Sinonyx (Sinonyx Zhou et al. 1995)
Size: 1.5 m in length, 60 cm in height, 50 kg of weight
Time period: the late Paleocene of China that lived about 56 million years ago.
Typical representative: Sinonyx jiashanensis Zhou et al. 1995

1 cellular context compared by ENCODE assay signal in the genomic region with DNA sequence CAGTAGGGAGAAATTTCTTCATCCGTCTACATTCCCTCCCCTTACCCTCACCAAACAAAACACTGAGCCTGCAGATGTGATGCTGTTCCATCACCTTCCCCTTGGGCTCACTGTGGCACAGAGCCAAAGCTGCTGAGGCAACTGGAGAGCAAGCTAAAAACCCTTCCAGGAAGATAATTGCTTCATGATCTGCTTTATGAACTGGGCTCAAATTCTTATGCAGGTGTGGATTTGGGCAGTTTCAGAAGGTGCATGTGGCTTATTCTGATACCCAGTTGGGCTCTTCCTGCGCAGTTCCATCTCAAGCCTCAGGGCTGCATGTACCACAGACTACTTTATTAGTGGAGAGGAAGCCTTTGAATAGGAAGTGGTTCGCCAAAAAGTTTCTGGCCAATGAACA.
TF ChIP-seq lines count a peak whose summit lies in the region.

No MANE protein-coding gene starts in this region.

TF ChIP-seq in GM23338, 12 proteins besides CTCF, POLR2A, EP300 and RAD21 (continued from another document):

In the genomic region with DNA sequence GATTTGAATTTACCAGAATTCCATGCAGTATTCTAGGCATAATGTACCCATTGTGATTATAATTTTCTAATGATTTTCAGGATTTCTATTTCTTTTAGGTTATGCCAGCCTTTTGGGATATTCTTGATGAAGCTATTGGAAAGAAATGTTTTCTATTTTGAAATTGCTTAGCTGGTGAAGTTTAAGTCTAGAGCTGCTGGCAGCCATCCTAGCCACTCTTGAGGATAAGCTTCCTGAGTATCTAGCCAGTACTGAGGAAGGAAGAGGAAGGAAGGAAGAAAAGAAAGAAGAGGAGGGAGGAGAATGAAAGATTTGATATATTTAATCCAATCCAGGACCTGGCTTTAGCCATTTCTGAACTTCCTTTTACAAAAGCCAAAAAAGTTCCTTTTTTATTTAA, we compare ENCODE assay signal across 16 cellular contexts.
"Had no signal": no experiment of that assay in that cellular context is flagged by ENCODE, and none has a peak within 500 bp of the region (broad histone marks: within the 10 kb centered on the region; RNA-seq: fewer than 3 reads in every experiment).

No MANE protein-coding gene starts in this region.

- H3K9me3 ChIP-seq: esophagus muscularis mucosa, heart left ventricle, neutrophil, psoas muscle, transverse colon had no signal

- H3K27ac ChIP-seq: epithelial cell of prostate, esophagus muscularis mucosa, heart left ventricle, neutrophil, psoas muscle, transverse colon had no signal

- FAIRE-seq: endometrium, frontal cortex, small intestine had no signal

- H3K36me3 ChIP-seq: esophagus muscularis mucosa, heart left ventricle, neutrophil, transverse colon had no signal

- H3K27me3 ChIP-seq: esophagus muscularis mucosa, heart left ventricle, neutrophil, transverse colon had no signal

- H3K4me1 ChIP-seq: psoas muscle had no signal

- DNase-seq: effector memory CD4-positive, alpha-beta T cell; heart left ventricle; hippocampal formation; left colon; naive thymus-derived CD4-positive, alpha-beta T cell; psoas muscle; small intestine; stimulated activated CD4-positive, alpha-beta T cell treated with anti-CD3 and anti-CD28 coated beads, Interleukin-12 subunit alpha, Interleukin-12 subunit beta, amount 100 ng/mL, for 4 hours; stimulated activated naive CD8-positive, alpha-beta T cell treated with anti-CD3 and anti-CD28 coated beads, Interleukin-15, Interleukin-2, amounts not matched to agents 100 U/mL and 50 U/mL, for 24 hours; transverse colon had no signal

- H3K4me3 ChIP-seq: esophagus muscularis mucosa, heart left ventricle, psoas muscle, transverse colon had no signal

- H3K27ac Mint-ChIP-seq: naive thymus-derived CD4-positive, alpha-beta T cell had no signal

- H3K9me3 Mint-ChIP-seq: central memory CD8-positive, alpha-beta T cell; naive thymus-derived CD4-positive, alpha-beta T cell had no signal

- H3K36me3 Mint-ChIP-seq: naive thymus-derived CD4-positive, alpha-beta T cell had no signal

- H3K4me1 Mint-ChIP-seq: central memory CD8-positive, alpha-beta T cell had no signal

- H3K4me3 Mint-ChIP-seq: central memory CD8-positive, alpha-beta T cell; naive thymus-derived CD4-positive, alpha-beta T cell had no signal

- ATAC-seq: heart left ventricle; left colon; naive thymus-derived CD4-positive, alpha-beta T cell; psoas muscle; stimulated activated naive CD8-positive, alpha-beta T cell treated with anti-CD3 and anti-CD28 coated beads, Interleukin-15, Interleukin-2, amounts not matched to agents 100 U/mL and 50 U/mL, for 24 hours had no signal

Sinonyx was a wolf-like ungulate Mesonychid mammal from the late Paleocene of China that lived about 56 million years ago. It was an early primitive form of mesonychid, which some experts regard as a distinctive group of carnivorous condylarths, which gave rise to artiodactyls. Sinonyx was about 1.5 m long, about the size of a modern grey wolf with a large elongated head, short legs and tiny hooves on all of its toes. It was built for stamina and strength and was well equipped to take care of itself by killing slower-moving prey or scavenging along sea shores. The tooth count was the primitive mammalian number (44) and the teeth were differentiated as are the heterodont teeth of today's mammals. The molars were very narrow shearing teeth, especially in the lower jaw, but possessed multiple cusps. The large skull had an extended occipital bone and large sagittal crest that contained a tiny brain. The large sagital crest indicates a powerful bite, for these are the bones which anchor muscle to the lower jaw or mandible; with the increased surface area indicating a large muscle mass.